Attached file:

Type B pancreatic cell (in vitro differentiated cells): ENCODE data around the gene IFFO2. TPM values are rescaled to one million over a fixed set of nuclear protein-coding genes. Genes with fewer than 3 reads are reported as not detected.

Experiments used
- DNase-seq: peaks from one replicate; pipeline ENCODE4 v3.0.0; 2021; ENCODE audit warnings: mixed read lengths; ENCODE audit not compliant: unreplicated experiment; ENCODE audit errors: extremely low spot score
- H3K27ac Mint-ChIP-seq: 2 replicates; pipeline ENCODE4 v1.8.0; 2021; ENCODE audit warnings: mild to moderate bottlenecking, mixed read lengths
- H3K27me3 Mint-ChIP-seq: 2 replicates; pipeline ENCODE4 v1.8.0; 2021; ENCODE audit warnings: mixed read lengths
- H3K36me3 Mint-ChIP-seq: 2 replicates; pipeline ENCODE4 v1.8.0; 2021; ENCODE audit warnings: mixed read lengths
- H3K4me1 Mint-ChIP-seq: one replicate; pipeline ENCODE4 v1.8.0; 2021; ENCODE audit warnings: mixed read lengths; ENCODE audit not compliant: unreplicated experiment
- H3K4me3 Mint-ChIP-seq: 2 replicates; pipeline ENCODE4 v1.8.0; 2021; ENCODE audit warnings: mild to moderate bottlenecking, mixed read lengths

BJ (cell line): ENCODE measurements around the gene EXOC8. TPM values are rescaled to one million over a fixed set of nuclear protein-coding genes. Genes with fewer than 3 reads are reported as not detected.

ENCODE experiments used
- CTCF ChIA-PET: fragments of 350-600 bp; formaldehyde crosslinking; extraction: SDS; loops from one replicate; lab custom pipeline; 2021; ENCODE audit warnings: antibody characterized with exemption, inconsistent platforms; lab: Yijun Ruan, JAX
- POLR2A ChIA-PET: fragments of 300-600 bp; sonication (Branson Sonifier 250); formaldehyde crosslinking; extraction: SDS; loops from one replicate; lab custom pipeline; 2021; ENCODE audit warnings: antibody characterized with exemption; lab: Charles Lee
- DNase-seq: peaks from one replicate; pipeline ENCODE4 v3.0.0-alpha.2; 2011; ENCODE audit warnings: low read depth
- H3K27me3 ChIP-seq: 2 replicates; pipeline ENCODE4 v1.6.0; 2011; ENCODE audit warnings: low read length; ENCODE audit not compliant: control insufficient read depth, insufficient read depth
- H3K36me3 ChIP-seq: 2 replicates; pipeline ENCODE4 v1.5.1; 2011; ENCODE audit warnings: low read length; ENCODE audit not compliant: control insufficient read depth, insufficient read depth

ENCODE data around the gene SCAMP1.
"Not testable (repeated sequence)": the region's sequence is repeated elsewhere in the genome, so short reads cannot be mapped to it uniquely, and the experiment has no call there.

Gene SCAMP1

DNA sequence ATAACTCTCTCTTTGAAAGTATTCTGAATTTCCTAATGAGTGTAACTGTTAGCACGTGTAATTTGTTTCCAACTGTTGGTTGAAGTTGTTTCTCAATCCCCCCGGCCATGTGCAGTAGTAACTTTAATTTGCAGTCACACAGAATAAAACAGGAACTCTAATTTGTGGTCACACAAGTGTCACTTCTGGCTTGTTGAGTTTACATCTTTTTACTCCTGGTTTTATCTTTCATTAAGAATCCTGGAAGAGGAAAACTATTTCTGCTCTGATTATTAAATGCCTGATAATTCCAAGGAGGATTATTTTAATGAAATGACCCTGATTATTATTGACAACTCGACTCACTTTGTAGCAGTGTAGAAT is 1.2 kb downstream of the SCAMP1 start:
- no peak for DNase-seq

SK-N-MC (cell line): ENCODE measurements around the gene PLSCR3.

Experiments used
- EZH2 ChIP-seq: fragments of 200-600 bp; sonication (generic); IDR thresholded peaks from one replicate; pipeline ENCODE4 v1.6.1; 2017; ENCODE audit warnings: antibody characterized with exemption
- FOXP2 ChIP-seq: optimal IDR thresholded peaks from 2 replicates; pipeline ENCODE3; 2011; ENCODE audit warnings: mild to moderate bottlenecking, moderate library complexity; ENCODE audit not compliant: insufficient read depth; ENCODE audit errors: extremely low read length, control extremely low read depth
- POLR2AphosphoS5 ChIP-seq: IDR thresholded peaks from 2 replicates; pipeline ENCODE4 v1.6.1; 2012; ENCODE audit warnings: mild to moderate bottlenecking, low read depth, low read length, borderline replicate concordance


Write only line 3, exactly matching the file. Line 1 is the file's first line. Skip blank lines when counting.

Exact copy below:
- DNase-seq: peaks from one replicate; pipeline ENCODE4 v3.0.0; 2021; ENCODE audit warnings: mixed read lengths; ENCODE audit not compliant: unreplicated experiment; ENCODE audit errors: extremely low spot score